There is a growing landscape of tools both closed and open to enable dependency auditing. Auditjs is a tool for node projects that runs on the command line. DepShield is available as a Github application to check the dependencies of Java projects. Github itself is now weighing into this space with their own solution.
Developing healthy policies around the type of dependencies allowed into a build is an important part of secure software development. Products like IQ Server can sit between a build process and central repositories enforcing policies such as the exclusion of packages that are no longer actively maintained or contain critical vulnerabilities.
Finally there is good old fashioned testing and automated deployment. A large part of security is response time. When a new vulnerability is discovered in a dependency you will likely need to upgrade the package, the quicker the better. This means discovering any regressions introduced by a version bump, quickly fixing the regressions and shipping the change! The best way to do this is by having a culture of test driven development and battle tested reliable reproducible build processes to deliver updates.
Finally a Bit About Some Fun Tools
There are a lot of tools used by security analysts that I was not entirely aware of, but many of them are also useful for developers. At the very least they provide insight into the view of an attacker and show what's possible for a skilled adversary.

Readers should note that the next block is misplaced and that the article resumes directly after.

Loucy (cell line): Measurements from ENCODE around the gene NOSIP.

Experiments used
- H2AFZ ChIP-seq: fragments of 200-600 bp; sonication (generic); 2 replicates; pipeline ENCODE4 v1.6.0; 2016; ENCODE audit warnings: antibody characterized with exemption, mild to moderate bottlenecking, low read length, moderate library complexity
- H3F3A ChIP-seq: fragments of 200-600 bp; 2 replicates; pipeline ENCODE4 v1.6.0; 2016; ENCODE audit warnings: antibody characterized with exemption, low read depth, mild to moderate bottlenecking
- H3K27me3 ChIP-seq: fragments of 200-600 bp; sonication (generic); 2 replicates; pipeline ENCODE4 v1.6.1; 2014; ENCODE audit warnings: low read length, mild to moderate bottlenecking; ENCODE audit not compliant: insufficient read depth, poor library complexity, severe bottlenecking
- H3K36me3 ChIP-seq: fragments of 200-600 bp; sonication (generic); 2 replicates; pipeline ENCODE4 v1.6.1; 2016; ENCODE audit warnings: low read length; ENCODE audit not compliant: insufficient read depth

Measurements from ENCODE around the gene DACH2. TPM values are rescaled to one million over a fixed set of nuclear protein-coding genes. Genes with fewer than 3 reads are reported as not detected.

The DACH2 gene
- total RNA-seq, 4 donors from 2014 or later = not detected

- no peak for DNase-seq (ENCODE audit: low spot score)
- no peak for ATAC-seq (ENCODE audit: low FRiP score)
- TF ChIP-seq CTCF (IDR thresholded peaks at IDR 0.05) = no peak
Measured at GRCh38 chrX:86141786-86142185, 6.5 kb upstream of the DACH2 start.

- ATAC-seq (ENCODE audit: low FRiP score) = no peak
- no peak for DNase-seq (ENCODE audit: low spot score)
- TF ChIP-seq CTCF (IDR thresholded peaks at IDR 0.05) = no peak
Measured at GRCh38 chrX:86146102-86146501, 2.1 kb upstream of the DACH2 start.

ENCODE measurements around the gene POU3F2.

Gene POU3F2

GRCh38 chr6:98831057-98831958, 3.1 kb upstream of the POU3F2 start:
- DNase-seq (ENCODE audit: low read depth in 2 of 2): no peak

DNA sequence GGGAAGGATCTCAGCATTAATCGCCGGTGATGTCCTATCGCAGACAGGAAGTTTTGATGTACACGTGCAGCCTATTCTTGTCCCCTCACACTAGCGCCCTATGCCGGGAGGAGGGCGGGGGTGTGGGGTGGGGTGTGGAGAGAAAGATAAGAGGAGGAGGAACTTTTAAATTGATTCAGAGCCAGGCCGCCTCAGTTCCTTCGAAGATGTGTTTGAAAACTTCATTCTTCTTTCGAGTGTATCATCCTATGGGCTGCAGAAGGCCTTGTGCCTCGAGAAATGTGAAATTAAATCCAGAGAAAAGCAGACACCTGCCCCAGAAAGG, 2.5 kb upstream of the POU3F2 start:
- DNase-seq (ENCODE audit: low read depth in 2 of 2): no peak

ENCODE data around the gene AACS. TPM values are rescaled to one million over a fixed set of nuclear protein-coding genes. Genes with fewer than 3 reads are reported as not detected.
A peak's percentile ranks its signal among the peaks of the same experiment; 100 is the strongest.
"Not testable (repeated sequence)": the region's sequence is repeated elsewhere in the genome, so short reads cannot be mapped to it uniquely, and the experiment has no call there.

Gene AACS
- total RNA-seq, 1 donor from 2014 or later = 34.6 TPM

If you write any sort of web application it's worth checking out tools like OWASP Zed Attack Proxy (ZAP), Burp Suite and Metasploit. These tools can help you to map the attack surface of your applications. For example OWASP can be used to "man in the middle" a service, examining and altering data in flight. Many of these tools are scriptable and have pre-built attack patterns to check for common web application vulnerabilities.
If you take my advice and go to Defcon 27, I highly recommend stopping by the packet hacking village for a tutorial on WiresShark which is a goto tool in their annual capture the packet contest and very helpful for examining the state of your network.
If you really want to go down a rabbit hole tools like AFL (American Fuzzy Lop) help fuzz binaries and there's all sort of fun to be had with hex-editors and disassemblers. This is the code beneath the code. Beware, malware authors lurk in the shadows of poorly validated system calls seeking that ever elusive ring0. It's not long before you're sifting through memory dumps and making hex jokes (Did you know all Java Class files start with the magic word CAFEBABE). There's no going back once you've swallowed this red pill, but maybe one day you can tell me what Electron does with all that memory it uses.
Finally an Invitation to the Infosec Community
Developers aren't as terrible as some of you seem to think. Many of us are your customers and at the very least our mistakes keep you employed; so, it wouldn't hurt to stay up to date with the mess we are making. There are many great developer conferences out there. Checkout Nodevember or PyCon! This callout goes to the red and blue team alike. You know that botnet you're working on could be just a little more persistent with some unit testing and a pipeline for continuous deployment. A little software engineering may be just the thing you need to pull off the next bitcoin wallet heist ;-)